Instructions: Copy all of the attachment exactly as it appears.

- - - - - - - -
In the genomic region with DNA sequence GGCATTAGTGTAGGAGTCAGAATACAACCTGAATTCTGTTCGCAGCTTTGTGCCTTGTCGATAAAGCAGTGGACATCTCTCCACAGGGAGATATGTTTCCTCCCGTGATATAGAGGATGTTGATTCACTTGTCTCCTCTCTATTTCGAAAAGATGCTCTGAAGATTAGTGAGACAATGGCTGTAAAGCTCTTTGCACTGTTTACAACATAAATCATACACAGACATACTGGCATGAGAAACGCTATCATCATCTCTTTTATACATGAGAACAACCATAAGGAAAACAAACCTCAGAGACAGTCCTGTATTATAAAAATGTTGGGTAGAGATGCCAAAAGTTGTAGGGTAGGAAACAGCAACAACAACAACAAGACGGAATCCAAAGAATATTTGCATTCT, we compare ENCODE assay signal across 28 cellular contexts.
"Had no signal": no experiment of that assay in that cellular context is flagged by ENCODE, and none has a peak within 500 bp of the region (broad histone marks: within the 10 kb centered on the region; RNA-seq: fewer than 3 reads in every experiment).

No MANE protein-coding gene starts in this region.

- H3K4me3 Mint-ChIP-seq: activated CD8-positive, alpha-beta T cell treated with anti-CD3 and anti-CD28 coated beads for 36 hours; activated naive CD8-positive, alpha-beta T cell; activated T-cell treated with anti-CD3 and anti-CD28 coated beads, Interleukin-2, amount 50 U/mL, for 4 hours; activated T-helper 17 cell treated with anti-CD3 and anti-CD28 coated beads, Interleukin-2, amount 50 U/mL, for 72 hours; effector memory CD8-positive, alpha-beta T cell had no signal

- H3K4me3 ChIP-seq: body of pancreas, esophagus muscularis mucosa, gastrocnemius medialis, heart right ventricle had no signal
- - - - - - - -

In the genomic region with DNA sequence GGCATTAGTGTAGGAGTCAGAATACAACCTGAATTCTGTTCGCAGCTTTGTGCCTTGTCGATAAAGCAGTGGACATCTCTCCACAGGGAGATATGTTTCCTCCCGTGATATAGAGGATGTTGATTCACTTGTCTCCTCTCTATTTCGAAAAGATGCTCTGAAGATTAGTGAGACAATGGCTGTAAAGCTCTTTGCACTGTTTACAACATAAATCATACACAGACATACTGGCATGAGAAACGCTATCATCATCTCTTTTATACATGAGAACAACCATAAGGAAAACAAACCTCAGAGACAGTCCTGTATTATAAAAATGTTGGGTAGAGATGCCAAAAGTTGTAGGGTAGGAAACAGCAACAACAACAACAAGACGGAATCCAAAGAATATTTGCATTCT, we compare ENCODE assay signal across 28 cellular contexts.
"Had no signal": no experiment of that assay in that cellular context is flagged by ENCODE, and none has a peak within 500 bp of the region (broad histone marks: within the 10 kb centered on the region; RNA-seq: fewer than 3 reads in every experiment).

No MANE protein-coding gene starts in this region.

- H3K4me3 Mint-ChIP-seq: activated CD8-positive, alpha-beta T cell treated with anti-CD3 and anti-CD28 coated beads for 36 hours; activated naive CD8-positive, alpha-beta T cell; activated T-cell treated with anti-CD3 and anti-CD28 coated beads, Interleukin-2, amount 50 U/mL, for 4 hours; activated T-helper 17 cell treated with anti-CD3 and anti-CD28 coated beads, Interleukin-2, amount 50 U/mL, for 72 hours; effector memory CD8-positive, alpha-beta T cell had no signal

- H3K4me3 ChIP-seq: body of pancreas, esophagus muscularis mucosa, gastrocnemius medialis, heart right ventricle had no signal